If that wasn’t the case, past leadership would’ve made sure resources and personnel were in place to document all cases of racial hate and racial bias. (The 24-hr phone line to report those incidents as well as those of police abuse would still be up and running.)

Our august organizations would’ve formed alliances with those in other provinces to combat the constant nature and surge of anti-Black racism, and be in the governments’ face for meaningful action to take place.

Instead, racial hate against Blacks is taken for granted and no one except its victims gets hot under the collar. In feeling they have no Black organization to turn to and be their advocate, victims feel betrayed.

Jews have succeeded in making hate against them the most grievous of sin. Consequently, Municipal and or Federal/Provincial government officials will always wade in to prove they are a friend of the community.

In August 2010, Public Safety Minister Vic Toews pledged almost $90,000 to six Toronto Jewish groups to combat hate crimes.

Look at the political landscape both here and in America. The election of Obama to the White House created an upswing in anti-Black sentiment.

U.S. Senate Minority Leader Mitch McConnell (R-Ky.), response to the debt crisis was, “My first choice was to do something important for the country. But my second obligation is to my party” and prevent the president getting reelected.”

The sole goal of the Republican Party and Tea baggers is to destroy Obama’s presidency. We as a people stand alone and it would be delusional to think otherwise. It is imperative we politically organize.

The commonality of shared experience and being stereotyped demand bonds of unity. It’s the only way to effectively confront any and all who seek to negate our humanity as well as to excise self-oppressing and self-defeating behaviours.

Would that when we encounter each other we acknowledge the other. We do say “bonjour” to strangers- from bus drivers to salespersons. You don’t have to verbally say hi. You can simply make eye-contact and nod your head. That which separates us is not greater than that which unites.

Would that when sisters take public transport they stop being afraid to sit next to the brothers. So what if the brother is going to try and chat you up? Have you lost the verbal skill of thrust and parry that deflects and deflates unwanted lyrics?

Sitting next to others whose body language is they wished you sat elsewhere is worse than the chat from a brother. Furthermore, a brother will quicker come to your rescue than anyone else.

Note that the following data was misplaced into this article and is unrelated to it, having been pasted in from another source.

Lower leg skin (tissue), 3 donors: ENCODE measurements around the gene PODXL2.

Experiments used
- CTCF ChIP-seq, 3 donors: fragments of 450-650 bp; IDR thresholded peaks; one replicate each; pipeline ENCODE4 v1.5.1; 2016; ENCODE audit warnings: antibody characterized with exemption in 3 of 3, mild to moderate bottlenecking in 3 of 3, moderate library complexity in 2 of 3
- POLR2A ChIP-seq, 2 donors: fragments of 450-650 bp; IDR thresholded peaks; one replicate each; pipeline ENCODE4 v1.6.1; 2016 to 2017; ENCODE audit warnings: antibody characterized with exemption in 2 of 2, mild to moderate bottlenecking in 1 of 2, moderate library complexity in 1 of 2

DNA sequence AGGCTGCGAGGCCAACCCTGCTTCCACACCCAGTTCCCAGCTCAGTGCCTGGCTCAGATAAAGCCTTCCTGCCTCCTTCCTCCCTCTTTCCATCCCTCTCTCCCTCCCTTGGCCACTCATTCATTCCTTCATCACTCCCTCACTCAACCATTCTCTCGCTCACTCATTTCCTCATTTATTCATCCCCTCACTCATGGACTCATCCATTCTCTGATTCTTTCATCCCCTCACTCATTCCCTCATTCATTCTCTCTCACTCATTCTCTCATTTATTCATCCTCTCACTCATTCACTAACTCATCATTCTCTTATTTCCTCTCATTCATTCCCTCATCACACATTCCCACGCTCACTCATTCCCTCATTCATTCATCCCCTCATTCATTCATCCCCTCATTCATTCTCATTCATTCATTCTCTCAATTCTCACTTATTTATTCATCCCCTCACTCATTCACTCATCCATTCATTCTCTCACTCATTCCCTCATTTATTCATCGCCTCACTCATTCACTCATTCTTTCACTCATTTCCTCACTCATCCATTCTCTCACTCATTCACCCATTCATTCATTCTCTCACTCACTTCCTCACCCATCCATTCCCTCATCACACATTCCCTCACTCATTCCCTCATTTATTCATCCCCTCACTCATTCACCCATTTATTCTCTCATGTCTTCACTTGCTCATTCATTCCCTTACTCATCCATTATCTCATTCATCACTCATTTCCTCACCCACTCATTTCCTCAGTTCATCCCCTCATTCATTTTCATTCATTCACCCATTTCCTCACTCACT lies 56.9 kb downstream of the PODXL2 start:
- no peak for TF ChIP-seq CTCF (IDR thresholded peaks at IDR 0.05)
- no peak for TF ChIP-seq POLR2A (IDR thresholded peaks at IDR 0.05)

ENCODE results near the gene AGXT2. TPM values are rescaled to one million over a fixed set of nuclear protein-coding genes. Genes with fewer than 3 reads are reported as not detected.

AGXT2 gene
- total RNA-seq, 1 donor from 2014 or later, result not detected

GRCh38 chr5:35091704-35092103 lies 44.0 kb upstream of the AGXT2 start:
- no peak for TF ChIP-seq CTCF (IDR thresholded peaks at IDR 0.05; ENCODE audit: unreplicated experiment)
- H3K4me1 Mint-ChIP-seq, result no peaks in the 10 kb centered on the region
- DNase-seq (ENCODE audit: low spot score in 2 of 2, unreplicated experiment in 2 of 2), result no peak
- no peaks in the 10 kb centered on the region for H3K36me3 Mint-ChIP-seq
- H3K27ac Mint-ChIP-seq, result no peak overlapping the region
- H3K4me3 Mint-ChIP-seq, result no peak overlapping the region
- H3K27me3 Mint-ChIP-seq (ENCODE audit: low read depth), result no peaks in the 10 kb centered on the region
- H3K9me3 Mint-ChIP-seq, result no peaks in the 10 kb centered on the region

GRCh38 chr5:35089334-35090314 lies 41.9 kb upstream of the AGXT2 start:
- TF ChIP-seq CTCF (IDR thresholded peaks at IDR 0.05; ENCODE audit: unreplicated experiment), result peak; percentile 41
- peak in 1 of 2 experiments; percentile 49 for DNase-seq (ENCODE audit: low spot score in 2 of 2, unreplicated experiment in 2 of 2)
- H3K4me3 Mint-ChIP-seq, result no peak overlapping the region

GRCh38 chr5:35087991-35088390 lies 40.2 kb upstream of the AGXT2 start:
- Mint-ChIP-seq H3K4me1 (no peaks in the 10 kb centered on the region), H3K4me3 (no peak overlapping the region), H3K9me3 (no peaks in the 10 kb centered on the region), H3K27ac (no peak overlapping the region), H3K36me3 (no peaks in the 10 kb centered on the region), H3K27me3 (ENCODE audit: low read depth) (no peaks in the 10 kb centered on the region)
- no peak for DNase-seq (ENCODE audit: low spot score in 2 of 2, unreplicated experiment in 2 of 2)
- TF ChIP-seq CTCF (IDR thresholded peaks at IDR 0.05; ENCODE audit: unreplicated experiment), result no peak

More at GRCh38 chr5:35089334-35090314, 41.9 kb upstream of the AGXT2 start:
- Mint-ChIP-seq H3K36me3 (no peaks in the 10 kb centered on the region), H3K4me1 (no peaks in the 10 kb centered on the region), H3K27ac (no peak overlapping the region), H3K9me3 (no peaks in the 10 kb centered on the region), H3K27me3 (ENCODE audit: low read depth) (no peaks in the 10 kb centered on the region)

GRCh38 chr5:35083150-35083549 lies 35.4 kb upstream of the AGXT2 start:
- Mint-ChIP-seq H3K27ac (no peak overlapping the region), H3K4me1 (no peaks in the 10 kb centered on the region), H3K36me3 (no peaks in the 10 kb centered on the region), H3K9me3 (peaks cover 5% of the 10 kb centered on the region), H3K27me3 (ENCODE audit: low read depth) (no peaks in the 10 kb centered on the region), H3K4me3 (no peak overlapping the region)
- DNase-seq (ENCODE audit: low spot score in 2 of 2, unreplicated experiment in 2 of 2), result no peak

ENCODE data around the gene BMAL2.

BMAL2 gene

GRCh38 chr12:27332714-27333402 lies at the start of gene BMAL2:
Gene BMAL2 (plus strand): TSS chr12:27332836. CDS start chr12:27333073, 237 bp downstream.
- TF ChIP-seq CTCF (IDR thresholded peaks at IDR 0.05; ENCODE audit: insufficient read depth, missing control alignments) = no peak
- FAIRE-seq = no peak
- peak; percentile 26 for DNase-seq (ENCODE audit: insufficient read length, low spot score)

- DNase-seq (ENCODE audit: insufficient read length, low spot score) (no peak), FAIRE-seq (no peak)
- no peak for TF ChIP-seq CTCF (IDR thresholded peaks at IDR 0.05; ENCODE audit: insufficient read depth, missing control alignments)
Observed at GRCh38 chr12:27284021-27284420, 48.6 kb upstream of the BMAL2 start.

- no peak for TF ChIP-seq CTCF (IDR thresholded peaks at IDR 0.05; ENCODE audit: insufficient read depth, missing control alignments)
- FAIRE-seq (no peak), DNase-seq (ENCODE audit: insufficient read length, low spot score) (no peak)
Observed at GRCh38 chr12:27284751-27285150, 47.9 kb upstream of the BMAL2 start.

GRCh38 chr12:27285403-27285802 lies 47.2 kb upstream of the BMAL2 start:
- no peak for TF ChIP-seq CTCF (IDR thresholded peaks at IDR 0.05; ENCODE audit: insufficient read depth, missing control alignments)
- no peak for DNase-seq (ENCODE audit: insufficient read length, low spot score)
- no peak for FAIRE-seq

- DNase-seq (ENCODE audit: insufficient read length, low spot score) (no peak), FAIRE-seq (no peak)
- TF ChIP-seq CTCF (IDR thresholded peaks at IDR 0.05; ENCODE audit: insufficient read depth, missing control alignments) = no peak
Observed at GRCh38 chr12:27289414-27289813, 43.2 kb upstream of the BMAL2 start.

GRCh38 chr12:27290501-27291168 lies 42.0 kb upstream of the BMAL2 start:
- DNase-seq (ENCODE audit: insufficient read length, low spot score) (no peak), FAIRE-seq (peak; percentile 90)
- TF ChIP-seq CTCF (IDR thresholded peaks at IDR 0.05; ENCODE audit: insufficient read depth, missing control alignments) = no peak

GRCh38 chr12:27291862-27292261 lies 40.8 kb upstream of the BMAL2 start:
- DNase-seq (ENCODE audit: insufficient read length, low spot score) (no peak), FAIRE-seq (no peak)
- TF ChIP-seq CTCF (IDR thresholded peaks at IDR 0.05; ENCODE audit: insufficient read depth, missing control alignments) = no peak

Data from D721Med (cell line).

Knowing how others feel about being next to you and fear of the brothers, have you running to sit in single seats. While you might be mentally comfortable in your aloneness, as strangers in a strange land faced with common obstacles being strangers to each other speaks to a self-hate. Isn’t it time we break down the artificial divide?

All around us other ethnics are building or serving monopolies. (Seems to me there is at least one Asian business in place at every metro station. We would be foolish to think individual entrepreneurship is at work.) Still we continue being careless with our money or give little thought as to converting our dollars into a weapon.

Money is not just something to spend. Money is a tool. Money is a weapon. Money has the power to institute change. Given the well-documented high level of consumerism by Blacks, if we make our money our politics we can enrich the community, force change and take a huge bite out of racism and discrimination.

For starters, support community businesses. Understand that their higher cost is not price gouging but rather a reflection of the higher price they pay for their goods. We cannot hit up Black businesses for donations etc. when we aren’t contributors to their financial success. One cannot withdraw money from the bank without first making a deposit.

At the same time Black owned business have to make sure their employees do not display aggressive and nasty attitudes. Good service attracts repeated business and new customers. Unsatisfactory service does the opposite.

Do not shop in places where salespersons do not care to serve us or pretend we are invisible. Avoid doing business with large chains that do not hire us. Seek out Black salespersons or other ethnics. Chances are their salary is tied to commissions. Giving them your business might just allow them to receive a better salary.